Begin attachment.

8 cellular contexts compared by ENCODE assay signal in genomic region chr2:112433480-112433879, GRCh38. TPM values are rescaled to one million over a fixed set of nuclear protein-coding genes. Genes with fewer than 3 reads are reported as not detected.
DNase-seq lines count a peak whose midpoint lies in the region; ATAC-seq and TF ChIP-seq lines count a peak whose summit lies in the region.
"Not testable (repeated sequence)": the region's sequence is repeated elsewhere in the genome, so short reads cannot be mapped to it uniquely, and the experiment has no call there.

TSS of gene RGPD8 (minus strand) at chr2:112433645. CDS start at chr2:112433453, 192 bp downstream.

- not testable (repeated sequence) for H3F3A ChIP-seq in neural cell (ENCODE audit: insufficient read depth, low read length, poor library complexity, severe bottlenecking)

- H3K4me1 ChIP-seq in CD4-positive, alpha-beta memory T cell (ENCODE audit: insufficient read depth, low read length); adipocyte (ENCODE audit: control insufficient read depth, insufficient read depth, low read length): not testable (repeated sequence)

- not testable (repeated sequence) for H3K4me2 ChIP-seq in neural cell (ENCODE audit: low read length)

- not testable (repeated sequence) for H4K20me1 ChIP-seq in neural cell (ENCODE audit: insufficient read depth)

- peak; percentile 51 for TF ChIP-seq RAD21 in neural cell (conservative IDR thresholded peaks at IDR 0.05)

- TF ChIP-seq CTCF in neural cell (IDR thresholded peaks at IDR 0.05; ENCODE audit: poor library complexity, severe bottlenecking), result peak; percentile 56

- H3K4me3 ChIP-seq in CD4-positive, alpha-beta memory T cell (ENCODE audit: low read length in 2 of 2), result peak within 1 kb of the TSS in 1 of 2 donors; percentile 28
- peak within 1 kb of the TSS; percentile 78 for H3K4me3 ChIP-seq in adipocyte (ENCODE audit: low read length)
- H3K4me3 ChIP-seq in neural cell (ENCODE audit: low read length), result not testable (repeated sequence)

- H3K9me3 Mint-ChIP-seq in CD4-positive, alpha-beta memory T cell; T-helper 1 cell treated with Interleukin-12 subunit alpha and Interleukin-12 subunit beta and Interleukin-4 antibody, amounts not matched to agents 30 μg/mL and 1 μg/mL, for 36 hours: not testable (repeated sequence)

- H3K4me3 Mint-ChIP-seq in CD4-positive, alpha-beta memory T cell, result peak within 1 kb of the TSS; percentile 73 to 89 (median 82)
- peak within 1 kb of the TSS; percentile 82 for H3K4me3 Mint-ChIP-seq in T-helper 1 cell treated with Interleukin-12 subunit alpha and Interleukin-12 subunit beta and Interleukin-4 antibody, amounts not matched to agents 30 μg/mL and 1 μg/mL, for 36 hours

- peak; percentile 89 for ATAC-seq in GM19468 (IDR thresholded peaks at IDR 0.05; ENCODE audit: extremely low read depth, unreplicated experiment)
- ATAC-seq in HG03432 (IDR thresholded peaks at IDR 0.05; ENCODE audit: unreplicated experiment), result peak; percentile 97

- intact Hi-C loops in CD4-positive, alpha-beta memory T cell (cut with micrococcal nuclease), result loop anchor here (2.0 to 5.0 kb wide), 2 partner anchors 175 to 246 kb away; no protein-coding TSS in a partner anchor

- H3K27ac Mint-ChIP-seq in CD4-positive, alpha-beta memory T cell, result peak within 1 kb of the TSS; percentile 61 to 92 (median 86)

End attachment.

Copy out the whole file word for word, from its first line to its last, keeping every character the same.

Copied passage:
8 cellular contexts compared by ENCODE assay signal in genomic region chr2:112433480-112433879, GRCh38. TPM values are rescaled to one million over a fixed set of nuclear protein-coding genes. Genes with fewer than 3 reads are reported as not detected.
DNase-seq lines count a peak whose midpoint lies in the region; ATAC-seq and TF ChIP-seq lines count a peak whose summit lies in the region.
"Not testable (repeated sequence)": the region's sequence is repeated elsewhere in the genome, so short reads cannot be mapped to it uniquely, and the experiment has no call there.

TSS of gene RGPD8 (minus strand) at chr2:112433645. CDS start at chr2:112433453, 192 bp downstream.

- not testable (repeated sequence) for H3F3A ChIP-seq in neural cell (ENCODE audit: insufficient read depth, low read length, poor library complexity, severe bottlenecking)

- H3K4me1 ChIP-seq in CD4-positive, alpha-beta memory T cell (ENCODE audit: insufficient read depth, low read length); adipocyte (ENCODE audit: control insufficient read depth, insufficient read depth, low read length): not testable (repeated sequence)

- not testable (repeated sequence) for H3K4me2 ChIP-seq in neural cell (ENCODE audit: low read length)

- not testable (repeated sequence) for H4K20me1 ChIP-seq in neural cell (ENCODE audit: insufficient read depth)

- peak; percentile 51 for TF ChIP-seq RAD21 in neural cell (conservative IDR thresholded peaks at IDR 0.05)

- TF ChIP-seq CTCF in neural cell (IDR thresholded peaks at IDR 0.05; ENCODE audit: poor library complexity, severe bottlenecking), result peak; percentile 56

- H3K4me3 ChIP-seq in CD4-positive, alpha-beta memory T cell (ENCODE audit: low read length in 2 of 2), result peak within 1 kb of the TSS in 1 of 2 donors; percentile 28
- peak within 1 kb of the TSS; percentile 78 for H3K4me3 ChIP-seq in adipocyte (ENCODE audit: low read length)
- H3K4me3 ChIP-seq in neural cell (ENCODE audit: low read length), result not testable (repeated sequence)

- H3K9me3 Mint-ChIP-seq in CD4-positive, alpha-beta memory T cell; T-helper 1 cell treated with Interleukin-12 subunit alpha and Interleukin-12 subunit beta and Interleukin-4 antibody, amounts not matched to agents 30 μg/mL and 1 μg/mL, for 36 hours: not testable (repeated sequence)

- H3K4me3 Mint-ChIP-seq in CD4-positive, alpha-beta memory T cell, result peak within 1 kb of the TSS; percentile 73 to 89 (median 82)
- peak within 1 kb of the TSS; percentile 82 for H3K4me3 Mint-ChIP-seq in T-helper 1 cell treated with Interleukin-12 subunit alpha and Interleukin-12 subunit beta and Interleukin-4 antibody, amounts not matched to agents 30 μg/mL and 1 μg/mL, for 36 hours

- peak; percentile 89 for ATAC-seq in GM19468 (IDR thresholded peaks at IDR 0.05; ENCODE audit: extremely low read depth, unreplicated experiment)
- ATAC-seq in HG03432 (IDR thresholded peaks at IDR 0.05; ENCODE audit: unreplicated experiment), result peak; percentile 97

- intact Hi-C loops in CD4-positive, alpha-beta memory T cell (cut with micrococcal nuclease), result loop anchor here (2.0 to 5.0 kb wide), 2 partner anchors 175 to 246 kb away; no protein-coding TSS in a partner anchor

- H3K27ac Mint-ChIP-seq in CD4-positive, alpha-beta memory T cell, result peak within 1 kb of the TSS; percentile 61 to 92 (median 86)